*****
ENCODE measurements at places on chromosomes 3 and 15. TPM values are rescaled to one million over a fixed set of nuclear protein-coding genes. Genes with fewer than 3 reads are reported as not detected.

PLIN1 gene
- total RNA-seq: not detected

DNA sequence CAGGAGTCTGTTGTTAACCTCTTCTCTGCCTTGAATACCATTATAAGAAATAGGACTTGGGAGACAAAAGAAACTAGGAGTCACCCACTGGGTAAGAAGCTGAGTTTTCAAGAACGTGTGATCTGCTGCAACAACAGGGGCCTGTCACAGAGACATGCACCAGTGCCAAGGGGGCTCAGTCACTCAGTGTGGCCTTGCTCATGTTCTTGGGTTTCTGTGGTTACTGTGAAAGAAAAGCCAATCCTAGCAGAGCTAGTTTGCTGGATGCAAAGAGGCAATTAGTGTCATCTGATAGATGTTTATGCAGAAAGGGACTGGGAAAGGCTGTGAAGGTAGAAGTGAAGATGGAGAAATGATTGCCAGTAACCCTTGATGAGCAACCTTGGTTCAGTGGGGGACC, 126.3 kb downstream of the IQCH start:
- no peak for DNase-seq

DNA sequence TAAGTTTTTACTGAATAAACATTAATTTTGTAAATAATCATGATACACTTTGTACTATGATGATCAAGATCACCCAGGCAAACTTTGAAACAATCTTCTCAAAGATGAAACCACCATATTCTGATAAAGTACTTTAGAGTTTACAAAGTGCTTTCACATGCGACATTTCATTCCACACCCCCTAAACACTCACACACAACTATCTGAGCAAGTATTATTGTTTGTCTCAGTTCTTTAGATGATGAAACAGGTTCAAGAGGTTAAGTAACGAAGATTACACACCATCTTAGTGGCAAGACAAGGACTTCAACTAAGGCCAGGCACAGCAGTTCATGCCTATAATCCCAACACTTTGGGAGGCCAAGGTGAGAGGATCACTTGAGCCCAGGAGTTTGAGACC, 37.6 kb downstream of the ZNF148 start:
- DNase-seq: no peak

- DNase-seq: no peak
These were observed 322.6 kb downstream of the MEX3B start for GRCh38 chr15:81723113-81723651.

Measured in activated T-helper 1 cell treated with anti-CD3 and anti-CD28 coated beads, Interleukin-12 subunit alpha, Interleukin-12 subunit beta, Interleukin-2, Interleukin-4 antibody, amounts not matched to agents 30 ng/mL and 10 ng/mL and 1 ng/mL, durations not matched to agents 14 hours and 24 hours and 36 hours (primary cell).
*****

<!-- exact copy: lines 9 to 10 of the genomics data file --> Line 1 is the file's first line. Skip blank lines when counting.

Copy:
These were observed 322.6 kb downstream of the MEX3B start for GRCh38 chr15:81723113-81723651.

Measured in activated T-helper 1 cell treated with anti-CD3 and anti-CD28 coated beads, Interleukin-12 subunit alpha, Interleukin-12 subunit beta, Interleukin-2, Interleukin-4 antibody, amounts not matched to agents 30 ng/mL and 10 ng/mL and 1 ng/mL, durations not matched to agents 14 hours and 24 hours and 36 hours (primary cell).